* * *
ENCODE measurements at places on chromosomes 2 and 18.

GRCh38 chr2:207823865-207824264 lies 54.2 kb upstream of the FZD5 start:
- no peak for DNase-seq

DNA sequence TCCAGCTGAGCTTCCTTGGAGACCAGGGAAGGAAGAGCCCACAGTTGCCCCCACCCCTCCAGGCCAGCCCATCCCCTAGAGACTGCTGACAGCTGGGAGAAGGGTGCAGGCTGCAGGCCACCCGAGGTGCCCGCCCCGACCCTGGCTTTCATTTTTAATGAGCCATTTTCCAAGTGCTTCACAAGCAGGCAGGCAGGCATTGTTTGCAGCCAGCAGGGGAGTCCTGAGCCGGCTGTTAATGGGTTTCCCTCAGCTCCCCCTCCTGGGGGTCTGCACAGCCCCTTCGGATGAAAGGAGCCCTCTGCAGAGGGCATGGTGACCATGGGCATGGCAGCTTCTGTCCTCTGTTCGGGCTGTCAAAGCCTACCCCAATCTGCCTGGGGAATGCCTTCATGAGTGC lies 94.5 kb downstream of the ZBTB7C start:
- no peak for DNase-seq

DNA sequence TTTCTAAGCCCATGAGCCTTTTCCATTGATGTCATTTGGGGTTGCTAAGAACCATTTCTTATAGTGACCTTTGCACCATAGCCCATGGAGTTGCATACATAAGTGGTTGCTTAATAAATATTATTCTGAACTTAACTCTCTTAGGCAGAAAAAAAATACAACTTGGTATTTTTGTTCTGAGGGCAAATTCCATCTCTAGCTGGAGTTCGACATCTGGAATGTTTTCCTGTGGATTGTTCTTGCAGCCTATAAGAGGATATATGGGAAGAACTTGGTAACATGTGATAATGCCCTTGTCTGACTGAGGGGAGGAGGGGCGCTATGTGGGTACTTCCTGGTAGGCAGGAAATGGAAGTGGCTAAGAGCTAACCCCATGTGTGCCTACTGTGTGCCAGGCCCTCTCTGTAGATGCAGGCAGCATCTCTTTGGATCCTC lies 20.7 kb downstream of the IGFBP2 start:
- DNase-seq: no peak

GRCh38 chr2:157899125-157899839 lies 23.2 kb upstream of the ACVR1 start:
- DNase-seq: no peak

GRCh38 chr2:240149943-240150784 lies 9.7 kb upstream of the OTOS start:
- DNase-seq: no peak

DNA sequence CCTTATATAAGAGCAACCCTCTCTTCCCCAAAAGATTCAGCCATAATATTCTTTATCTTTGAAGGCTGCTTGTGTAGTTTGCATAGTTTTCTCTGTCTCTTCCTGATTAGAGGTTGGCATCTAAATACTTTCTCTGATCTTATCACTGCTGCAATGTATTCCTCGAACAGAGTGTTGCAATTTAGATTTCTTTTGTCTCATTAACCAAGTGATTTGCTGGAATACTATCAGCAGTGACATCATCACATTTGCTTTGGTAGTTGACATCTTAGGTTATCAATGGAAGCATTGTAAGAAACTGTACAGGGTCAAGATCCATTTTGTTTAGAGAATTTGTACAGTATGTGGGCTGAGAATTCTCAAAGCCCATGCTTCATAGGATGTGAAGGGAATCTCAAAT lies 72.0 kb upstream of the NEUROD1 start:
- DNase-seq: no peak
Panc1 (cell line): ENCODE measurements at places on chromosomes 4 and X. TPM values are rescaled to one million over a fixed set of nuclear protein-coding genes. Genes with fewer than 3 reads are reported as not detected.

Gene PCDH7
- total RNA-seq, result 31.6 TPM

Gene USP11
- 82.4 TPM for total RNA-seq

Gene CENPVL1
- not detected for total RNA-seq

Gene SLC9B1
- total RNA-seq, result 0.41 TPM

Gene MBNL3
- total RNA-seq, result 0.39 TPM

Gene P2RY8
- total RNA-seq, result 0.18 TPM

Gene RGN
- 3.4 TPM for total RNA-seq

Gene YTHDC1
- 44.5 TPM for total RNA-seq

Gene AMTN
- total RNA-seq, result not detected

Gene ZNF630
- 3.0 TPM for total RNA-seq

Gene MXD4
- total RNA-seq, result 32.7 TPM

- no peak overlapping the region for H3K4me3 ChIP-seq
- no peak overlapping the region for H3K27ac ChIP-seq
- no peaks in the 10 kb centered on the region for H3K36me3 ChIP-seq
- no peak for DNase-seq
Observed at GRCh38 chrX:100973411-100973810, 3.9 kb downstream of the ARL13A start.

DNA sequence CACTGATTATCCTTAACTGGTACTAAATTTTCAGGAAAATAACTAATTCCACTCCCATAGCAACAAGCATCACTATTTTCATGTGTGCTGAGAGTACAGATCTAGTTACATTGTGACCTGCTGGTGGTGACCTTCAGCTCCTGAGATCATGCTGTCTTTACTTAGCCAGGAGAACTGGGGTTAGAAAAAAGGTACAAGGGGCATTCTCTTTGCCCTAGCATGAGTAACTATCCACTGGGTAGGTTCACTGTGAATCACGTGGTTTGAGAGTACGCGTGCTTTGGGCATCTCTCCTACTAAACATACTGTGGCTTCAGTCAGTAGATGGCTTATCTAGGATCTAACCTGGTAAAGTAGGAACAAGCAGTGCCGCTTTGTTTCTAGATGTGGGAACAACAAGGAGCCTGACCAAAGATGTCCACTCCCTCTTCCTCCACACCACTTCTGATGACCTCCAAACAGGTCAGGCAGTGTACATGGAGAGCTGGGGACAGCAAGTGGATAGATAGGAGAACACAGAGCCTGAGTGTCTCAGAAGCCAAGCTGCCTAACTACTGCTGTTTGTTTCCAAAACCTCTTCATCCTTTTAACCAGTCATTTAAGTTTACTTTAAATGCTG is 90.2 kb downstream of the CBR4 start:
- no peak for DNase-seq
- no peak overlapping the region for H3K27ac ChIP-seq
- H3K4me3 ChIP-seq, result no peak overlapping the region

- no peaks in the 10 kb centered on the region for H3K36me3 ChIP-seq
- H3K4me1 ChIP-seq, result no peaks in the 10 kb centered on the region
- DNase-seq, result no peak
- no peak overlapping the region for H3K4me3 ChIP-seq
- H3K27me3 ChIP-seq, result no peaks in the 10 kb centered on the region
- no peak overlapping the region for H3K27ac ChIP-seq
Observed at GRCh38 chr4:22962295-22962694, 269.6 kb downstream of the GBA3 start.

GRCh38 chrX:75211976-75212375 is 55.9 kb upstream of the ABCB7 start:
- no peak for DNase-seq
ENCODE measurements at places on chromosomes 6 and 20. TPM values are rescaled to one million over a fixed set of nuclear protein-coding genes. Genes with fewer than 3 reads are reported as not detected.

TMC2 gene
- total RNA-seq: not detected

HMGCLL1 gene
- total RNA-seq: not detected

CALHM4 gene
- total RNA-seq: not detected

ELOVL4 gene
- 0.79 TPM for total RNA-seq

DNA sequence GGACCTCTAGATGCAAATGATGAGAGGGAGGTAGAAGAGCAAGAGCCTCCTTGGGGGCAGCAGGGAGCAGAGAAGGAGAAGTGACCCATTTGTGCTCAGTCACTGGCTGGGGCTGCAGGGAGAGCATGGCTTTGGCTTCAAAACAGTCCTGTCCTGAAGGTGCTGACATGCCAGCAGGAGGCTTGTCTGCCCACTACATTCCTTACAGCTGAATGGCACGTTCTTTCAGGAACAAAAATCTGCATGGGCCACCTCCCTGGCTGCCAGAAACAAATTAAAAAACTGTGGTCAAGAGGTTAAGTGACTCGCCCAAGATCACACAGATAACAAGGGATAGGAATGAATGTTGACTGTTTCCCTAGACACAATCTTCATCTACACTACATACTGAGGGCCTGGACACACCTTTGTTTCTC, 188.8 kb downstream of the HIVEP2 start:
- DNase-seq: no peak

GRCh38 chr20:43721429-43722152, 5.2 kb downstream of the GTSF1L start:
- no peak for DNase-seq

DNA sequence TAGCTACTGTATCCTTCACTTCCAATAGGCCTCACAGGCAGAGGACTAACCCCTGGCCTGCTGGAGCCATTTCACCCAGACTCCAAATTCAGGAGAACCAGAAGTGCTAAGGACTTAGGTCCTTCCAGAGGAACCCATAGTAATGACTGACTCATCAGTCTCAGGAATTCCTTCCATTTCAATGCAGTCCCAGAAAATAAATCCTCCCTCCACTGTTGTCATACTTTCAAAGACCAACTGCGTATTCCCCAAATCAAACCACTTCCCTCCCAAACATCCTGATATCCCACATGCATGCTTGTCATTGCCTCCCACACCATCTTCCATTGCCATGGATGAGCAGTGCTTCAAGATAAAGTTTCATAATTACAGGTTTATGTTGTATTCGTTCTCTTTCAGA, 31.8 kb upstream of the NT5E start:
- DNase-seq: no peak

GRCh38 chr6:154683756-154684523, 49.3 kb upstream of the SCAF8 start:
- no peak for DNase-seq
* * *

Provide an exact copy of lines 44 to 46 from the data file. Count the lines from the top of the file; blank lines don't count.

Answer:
- no peak overlapping the region for H3K27ac ChIP-seq
- H3K4me3 ChIP-seq, result no peak overlapping the region

- no peaks in the 10 kb centered on the region for H3K36me3 ChIP-seq